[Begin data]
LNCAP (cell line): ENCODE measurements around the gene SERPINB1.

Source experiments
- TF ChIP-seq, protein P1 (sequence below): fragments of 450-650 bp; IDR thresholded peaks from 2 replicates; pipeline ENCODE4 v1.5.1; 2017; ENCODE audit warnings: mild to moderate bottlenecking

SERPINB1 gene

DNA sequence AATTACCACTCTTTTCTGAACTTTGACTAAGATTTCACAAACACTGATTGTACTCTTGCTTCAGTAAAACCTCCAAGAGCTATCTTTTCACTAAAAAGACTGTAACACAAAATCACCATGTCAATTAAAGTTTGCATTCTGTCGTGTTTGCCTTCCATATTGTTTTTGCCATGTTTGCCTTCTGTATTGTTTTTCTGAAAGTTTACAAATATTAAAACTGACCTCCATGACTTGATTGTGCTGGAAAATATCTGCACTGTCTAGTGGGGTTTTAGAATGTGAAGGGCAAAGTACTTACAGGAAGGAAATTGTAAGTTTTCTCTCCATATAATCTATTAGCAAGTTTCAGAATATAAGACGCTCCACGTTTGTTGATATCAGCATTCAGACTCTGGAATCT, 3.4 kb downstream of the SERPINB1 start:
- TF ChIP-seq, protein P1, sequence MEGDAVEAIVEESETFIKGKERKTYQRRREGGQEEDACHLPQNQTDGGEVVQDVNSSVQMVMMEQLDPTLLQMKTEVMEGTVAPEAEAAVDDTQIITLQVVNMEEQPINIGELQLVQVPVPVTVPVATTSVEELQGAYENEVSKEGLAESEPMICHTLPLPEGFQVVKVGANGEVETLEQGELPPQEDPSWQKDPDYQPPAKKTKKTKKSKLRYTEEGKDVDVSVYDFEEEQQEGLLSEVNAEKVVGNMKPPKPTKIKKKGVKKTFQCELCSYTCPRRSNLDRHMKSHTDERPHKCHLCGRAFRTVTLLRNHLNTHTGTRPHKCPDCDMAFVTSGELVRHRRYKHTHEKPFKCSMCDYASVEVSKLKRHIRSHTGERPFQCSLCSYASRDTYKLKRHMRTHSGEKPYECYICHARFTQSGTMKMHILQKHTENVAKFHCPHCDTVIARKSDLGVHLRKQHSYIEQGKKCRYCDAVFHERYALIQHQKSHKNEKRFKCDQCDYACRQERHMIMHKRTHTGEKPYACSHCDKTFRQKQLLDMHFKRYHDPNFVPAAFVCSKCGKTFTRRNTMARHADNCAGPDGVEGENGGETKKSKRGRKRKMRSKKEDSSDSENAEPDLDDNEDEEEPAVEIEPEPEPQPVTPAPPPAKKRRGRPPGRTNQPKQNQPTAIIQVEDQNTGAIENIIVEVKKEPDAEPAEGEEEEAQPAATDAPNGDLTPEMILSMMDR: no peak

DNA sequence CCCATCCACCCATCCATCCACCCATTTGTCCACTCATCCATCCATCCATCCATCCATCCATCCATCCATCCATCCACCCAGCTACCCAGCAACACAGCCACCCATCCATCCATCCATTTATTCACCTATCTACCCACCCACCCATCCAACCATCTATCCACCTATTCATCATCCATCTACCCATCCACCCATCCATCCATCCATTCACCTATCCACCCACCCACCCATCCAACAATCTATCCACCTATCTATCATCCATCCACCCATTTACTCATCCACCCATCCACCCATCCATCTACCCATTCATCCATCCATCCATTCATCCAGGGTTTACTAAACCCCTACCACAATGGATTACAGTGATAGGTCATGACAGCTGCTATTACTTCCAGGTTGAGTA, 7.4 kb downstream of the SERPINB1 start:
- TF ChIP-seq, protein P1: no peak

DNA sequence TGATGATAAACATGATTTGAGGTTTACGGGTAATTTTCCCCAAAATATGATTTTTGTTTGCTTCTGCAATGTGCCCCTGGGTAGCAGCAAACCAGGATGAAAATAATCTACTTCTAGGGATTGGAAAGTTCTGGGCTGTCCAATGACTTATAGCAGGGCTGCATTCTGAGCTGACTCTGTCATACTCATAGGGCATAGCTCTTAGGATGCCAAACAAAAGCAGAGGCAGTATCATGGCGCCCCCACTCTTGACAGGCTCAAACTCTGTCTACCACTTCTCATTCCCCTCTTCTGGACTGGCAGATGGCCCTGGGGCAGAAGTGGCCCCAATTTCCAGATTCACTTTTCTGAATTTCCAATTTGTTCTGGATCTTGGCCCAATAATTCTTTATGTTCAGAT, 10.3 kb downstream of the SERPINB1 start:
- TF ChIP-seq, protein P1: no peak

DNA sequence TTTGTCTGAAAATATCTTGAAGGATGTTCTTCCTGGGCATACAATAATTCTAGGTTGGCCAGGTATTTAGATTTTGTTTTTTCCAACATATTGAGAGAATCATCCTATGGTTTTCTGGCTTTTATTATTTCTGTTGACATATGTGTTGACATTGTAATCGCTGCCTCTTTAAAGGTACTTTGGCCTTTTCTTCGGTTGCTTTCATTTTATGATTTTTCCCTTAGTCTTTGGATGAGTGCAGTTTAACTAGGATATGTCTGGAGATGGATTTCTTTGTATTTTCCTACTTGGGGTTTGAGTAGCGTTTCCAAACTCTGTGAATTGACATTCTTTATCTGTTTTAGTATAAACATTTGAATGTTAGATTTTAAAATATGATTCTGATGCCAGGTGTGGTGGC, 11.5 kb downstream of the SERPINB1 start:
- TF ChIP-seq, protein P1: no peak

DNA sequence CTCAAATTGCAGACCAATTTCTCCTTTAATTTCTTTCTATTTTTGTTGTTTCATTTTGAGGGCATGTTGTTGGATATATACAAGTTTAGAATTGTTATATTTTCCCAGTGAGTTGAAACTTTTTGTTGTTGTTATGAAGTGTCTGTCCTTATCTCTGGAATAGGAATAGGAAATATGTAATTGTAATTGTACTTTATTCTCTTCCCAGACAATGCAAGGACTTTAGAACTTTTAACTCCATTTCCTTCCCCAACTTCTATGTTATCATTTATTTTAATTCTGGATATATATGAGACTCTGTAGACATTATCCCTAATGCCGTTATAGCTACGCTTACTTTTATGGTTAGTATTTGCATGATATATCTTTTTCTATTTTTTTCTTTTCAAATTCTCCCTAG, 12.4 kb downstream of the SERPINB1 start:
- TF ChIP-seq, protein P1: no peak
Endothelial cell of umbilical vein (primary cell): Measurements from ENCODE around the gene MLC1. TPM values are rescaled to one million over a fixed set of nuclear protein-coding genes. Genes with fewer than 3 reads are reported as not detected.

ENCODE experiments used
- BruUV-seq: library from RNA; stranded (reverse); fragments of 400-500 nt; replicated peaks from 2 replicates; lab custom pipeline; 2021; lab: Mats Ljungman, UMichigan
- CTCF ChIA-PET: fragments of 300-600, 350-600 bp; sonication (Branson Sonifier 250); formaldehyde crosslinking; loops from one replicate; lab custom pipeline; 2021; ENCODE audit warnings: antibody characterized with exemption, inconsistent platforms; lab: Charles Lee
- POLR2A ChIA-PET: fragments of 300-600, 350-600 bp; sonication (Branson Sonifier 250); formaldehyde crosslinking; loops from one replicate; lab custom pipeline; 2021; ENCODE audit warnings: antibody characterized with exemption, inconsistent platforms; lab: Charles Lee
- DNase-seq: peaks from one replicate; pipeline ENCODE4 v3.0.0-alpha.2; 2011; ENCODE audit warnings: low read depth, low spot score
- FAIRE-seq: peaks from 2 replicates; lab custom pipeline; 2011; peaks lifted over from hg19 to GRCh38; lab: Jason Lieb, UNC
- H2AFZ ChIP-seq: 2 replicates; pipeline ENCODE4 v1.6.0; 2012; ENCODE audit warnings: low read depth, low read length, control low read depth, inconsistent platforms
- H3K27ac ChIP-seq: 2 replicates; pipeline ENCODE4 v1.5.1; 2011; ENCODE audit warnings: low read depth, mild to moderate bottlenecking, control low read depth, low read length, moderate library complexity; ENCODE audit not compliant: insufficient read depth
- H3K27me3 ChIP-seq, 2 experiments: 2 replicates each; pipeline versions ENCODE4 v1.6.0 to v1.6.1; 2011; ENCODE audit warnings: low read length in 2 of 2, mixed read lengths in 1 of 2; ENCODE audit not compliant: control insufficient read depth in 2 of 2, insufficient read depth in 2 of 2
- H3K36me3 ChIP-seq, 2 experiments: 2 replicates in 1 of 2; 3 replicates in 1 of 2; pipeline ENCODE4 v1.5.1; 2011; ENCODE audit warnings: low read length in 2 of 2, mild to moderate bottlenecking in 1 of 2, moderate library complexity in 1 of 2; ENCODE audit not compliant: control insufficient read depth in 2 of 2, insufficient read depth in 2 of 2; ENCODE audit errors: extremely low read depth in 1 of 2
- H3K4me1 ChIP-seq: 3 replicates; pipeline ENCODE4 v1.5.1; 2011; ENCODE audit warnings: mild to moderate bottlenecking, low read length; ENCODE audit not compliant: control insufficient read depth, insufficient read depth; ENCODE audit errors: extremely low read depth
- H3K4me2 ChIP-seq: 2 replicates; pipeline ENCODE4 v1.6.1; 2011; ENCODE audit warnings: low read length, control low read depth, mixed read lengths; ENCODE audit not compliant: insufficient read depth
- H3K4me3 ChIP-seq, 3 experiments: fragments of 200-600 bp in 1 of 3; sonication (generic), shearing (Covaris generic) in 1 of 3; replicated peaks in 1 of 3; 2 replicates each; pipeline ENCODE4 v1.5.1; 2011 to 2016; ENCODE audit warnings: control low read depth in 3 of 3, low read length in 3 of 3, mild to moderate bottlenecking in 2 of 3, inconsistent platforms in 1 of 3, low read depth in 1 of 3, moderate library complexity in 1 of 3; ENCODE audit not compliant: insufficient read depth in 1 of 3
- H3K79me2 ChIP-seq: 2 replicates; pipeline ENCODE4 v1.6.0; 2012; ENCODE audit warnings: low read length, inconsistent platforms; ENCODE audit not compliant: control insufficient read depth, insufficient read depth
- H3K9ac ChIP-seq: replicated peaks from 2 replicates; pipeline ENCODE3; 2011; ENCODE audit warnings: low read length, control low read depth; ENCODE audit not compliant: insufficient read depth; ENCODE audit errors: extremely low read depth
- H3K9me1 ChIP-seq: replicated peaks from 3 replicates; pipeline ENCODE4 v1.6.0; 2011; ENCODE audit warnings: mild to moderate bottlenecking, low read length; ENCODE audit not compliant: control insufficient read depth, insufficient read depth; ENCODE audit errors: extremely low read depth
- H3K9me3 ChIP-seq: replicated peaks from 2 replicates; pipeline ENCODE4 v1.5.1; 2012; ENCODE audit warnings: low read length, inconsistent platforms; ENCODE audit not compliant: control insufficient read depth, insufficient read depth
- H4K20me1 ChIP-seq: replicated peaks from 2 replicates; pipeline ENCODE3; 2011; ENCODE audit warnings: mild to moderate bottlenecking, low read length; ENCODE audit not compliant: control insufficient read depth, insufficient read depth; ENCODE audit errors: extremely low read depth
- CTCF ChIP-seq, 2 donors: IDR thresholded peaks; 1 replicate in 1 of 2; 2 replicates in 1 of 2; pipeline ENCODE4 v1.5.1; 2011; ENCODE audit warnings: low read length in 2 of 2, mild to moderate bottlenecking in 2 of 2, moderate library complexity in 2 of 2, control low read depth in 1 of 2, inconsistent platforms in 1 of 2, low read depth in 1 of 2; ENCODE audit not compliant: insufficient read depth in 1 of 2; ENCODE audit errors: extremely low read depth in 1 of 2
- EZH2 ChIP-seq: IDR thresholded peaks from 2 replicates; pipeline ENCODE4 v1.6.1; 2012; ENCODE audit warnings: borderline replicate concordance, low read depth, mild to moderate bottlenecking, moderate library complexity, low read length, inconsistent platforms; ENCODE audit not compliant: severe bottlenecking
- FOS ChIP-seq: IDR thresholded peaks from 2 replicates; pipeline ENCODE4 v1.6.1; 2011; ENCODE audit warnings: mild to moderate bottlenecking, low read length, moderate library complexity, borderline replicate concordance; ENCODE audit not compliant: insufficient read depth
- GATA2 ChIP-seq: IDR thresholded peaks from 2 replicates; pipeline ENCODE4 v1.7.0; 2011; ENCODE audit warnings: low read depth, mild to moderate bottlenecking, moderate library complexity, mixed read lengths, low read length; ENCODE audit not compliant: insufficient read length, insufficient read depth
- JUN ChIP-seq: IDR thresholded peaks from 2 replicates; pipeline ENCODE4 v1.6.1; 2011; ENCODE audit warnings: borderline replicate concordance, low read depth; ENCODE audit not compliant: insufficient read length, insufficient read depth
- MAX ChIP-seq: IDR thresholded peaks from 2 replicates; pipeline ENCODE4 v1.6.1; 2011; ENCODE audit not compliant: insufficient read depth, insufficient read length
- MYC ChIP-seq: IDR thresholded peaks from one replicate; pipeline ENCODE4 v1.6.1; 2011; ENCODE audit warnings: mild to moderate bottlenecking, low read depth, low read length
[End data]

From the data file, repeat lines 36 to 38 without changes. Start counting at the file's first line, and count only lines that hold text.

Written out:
- FOS ChIP-seq: IDR thresholded peaks from 2 replicates; pipeline ENCODE4 v1.6.1; 2011; ENCODE audit warnings: mild to moderate bottlenecking, low read length, moderate library complexity, borderline replicate concordance; ENCODE audit not compliant: insufficient read depth
- GATA2 ChIP-seq: IDR thresholded peaks from 2 replicates; pipeline ENCODE4 v1.7.0; 2011; ENCODE audit warnings: low read depth, mild to moderate bottlenecking, moderate library complexity, mixed read lengths, low read length; ENCODE audit not compliant: insufficient read length, insufficient read depth
- JUN ChIP-seq: IDR thresholded peaks from 2 replicates; pipeline ENCODE4 v1.6.1; 2011; ENCODE audit warnings: borderline replicate concordance, low read depth; ENCODE audit not compliant: insufficient read length, insufficient read depth